speaker, consultant, coach

Finding the social media silver bullet

“Success is stumbling from failure to failure with no loss of enthusiasm."
Winston Churchill

I've lost count of the number of posts I've read extolling one success methodology over another. But, reading between the lines, there is always an agenda; namely to sell you something - consulting, products or a freemium service.

What's lacking is any meaningful customer/client input, different/brilliant content and interpretation of the data.
As to a silver bullet, I’m still looking…

Social media is not something you can buy off the shelf. And that means doing some heavy lifting beyond a few Tweets, the occasional blog post and a series of not-so-amusing posts to Facebook/Google+.

The thing is before you can get down in the weeds and start creating like a madman, you have to understand that your approach is very likely to be the same as the rest of your market. That shouldn't come as a surprise. What you need to do is connect with your audience in a way that marks you out as someone to follow, watch or engage with.

You could do worse that set yourself the objective of answering these questions (in the next 48 hours!):


  1. What's missing?

  2. What is my core message?

  3. Am I in this for the long term or do I expect to make a quick £/$? (Guess what if you think this is easy, then go and do something different.)

  4. Do I love my customers?

  5. Am I willing to work for nothing?

  6. Can I be bothered?

  7. Do I love change/innovation/taking risks?

  8. What is brilliant content?

  9. Do I understand my demographic?

  10. How much do I intend to make from social media and over what period?

I don't want you to think that simply answering these questions (or others) will light up the night sky of social media, but they will go a long way to you understanding whether you are willing to move beyond the average. Perhaps that's it. Absent a long, hard look at what ignites your passion, and something that will connect with a tribe greater than a few, you might just be wasting more than a few hours of your life.

From a personal perspective, I must admit to losing my social media mojo from time to time. It hardly helps that when I look for inspiration I'm tripped up by all these stories of people who've made it big. Part of me defaults to that internal dialogue that doubts not just my nascent efforts but the market I've chosen. That's not to denigrate those people who create businesses on the back of their social media efforts, but there is a temptation to look for the line of least resistance. Of course, you may not have that degree of freedom. Your business and its products/services are unlikely to change in sufficient time for you to grasp the upswing of the social media market. And there is such a thing as sticking to the knitting...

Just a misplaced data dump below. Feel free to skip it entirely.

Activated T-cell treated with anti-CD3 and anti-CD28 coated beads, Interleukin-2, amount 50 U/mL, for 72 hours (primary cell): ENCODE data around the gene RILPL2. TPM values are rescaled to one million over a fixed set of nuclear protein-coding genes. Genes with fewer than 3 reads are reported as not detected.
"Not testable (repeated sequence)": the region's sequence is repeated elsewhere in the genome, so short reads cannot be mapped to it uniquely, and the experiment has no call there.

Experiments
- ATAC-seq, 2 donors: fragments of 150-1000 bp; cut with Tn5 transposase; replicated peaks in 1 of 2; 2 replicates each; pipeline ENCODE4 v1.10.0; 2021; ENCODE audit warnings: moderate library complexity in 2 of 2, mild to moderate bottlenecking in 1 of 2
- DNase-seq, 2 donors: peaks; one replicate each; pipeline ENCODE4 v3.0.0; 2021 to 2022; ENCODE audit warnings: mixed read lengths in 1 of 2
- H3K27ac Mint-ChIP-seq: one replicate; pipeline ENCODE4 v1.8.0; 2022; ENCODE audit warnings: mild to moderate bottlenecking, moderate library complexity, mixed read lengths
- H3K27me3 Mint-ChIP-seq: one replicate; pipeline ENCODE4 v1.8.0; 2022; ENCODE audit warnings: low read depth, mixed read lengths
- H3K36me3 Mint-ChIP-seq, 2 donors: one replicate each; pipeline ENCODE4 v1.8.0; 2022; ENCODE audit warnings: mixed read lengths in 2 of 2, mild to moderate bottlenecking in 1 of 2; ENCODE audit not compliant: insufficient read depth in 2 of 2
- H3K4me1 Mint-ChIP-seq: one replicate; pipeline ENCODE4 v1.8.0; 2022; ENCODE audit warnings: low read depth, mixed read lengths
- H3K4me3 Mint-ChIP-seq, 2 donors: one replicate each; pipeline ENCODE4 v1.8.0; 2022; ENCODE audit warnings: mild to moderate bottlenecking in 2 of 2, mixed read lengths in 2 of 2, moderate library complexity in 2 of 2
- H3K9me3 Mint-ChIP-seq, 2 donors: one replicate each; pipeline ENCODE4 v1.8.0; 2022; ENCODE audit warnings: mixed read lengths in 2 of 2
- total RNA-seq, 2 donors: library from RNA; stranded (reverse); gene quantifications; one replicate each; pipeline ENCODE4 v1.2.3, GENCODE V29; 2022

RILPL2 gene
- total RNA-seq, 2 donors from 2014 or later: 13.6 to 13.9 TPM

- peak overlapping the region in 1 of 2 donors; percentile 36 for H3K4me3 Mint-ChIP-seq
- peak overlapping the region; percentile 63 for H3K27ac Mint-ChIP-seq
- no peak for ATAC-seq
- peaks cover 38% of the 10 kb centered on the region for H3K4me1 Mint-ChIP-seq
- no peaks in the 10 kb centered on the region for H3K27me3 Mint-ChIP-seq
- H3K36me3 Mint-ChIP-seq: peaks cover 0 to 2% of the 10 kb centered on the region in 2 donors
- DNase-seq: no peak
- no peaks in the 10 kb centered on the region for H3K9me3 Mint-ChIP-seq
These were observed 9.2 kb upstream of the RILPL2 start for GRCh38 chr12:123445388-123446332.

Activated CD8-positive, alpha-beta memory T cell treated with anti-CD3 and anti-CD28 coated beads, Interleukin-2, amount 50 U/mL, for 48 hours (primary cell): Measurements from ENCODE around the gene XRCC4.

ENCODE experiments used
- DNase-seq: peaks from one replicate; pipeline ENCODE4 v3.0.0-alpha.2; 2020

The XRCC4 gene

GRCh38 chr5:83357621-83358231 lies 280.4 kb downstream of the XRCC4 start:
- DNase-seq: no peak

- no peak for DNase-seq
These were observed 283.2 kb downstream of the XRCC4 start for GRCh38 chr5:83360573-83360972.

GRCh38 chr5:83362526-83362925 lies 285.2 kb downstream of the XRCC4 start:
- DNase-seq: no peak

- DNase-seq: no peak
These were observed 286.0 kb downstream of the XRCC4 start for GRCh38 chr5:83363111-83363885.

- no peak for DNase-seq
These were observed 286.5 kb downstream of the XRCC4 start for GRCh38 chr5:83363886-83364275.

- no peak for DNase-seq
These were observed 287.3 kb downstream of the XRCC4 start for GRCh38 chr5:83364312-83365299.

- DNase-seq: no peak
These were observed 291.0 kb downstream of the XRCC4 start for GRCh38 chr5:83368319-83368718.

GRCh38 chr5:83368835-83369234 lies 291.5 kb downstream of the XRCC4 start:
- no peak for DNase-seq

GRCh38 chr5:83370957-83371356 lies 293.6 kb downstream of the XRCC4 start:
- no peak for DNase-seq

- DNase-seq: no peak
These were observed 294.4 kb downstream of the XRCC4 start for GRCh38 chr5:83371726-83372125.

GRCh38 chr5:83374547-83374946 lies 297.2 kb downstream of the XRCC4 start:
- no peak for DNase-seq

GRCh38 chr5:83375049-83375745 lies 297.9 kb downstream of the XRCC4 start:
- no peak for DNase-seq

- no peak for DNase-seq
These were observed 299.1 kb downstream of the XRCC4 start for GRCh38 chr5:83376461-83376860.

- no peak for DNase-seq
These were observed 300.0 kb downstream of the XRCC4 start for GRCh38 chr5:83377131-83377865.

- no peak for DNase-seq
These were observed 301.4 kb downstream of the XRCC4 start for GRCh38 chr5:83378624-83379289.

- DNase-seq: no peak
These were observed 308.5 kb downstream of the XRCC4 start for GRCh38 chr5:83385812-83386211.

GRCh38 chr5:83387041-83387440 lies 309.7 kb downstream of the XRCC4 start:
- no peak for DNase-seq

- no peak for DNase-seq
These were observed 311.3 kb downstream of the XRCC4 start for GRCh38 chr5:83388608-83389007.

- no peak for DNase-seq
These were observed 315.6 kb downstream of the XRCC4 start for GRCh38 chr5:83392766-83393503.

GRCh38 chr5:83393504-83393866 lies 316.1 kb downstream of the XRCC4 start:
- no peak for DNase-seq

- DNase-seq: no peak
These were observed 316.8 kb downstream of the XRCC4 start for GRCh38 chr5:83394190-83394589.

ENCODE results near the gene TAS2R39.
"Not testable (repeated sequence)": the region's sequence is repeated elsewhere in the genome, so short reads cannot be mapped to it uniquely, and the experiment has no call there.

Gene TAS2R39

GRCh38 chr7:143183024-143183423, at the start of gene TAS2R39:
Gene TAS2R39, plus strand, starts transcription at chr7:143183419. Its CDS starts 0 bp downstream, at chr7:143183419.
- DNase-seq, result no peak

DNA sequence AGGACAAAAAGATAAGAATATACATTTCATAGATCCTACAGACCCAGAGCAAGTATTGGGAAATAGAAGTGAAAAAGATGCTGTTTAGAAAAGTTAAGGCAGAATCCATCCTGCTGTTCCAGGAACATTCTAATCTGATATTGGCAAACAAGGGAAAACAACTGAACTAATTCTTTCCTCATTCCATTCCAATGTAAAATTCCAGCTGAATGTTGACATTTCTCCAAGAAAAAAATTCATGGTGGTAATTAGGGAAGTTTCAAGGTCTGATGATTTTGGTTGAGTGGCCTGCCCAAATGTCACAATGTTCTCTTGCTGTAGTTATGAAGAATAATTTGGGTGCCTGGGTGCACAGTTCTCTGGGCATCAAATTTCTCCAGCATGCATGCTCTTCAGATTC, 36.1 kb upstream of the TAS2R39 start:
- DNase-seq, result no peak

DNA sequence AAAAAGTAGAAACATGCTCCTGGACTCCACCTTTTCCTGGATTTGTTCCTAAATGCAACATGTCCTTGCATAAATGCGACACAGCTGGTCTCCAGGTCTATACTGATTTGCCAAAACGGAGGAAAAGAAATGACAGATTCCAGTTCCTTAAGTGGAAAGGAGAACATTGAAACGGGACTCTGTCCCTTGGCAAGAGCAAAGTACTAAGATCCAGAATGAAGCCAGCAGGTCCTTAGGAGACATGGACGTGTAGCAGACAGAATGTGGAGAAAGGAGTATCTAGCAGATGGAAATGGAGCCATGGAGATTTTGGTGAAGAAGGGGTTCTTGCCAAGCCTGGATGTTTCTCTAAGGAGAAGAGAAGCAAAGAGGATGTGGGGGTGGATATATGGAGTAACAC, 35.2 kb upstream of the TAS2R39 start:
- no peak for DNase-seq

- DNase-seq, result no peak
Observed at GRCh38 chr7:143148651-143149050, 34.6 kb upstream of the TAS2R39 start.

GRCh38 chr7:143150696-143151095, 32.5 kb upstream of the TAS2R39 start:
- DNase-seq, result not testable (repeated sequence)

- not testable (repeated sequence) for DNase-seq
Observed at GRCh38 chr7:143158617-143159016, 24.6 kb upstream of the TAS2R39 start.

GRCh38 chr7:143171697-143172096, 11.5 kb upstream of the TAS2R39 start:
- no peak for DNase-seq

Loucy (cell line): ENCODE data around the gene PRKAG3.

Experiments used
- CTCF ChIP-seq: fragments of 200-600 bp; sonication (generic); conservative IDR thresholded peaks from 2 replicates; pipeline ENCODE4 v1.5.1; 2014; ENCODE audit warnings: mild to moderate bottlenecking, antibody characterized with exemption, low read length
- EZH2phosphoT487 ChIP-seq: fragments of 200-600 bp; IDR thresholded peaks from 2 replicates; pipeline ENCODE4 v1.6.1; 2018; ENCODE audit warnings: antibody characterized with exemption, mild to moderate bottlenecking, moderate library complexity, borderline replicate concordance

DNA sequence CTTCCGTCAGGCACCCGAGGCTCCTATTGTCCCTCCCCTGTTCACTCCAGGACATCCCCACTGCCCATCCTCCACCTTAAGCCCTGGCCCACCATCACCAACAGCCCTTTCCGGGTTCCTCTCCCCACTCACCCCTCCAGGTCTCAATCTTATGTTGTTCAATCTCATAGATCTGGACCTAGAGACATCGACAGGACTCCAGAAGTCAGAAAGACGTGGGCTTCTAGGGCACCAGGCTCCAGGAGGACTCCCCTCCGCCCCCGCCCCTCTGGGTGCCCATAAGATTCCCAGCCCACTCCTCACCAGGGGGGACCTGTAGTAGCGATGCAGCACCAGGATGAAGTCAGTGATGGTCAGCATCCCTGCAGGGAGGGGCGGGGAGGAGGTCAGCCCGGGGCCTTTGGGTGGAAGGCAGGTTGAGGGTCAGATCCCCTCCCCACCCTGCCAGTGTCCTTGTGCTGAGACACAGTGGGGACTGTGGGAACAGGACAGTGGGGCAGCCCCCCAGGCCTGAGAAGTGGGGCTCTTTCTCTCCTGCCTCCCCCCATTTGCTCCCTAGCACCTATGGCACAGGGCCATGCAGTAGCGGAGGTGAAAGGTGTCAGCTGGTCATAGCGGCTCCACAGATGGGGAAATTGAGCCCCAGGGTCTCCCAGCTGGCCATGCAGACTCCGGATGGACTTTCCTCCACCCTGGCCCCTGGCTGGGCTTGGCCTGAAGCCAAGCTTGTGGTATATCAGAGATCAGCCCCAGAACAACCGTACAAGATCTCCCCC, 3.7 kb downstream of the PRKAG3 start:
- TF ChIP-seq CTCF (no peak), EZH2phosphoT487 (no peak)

In the final analysis, you have to be willing to play the long game. And a game where you challenge everyone to get better every single day. I’m a big fan of Kaisen methodology if only because it doesn’t look as scary as trying to see into the future beyond tomorrow.

I know there will those people who want to bring you round sharpish to the return on investment of social media – and that’s fine – but I think the market is still too immature for most businesses to truly understand the framework. Instead, they should focus on getting the internal dynamic right i.e. more people freed up to be social media maniacs. Get that part right and the leverage is going to be a whole lot easier than continually relying on the same people for the same material.

For me I will continue to explore, fail and engage until I feel that I’ve discovered my true self. Only then will I know if all this time devoted to social media is an extension of me and my business or a mighty big distraction.

Julian.
  • Current Mood: curious curious
The Long Game
Thoughtful post and I too sometimes lose my content marketing mojo. Currently have a whole stack of draft blogs languishing on my iPad. But ultimately I know that I have to keep doing it if I am to do more of the work I want to do rather than the work others ask me to do.
Re: The Long Game
Thanks John. I think there is far too much hoopla sometimes, and it pays to reflect on what we are trying to achieve. I'm still in the process of developing my persona - it's a struggle at times - but, one thing for sure, it won't come about by aping others. I have to create my version of the Purple Cow!

Yours,
Julian.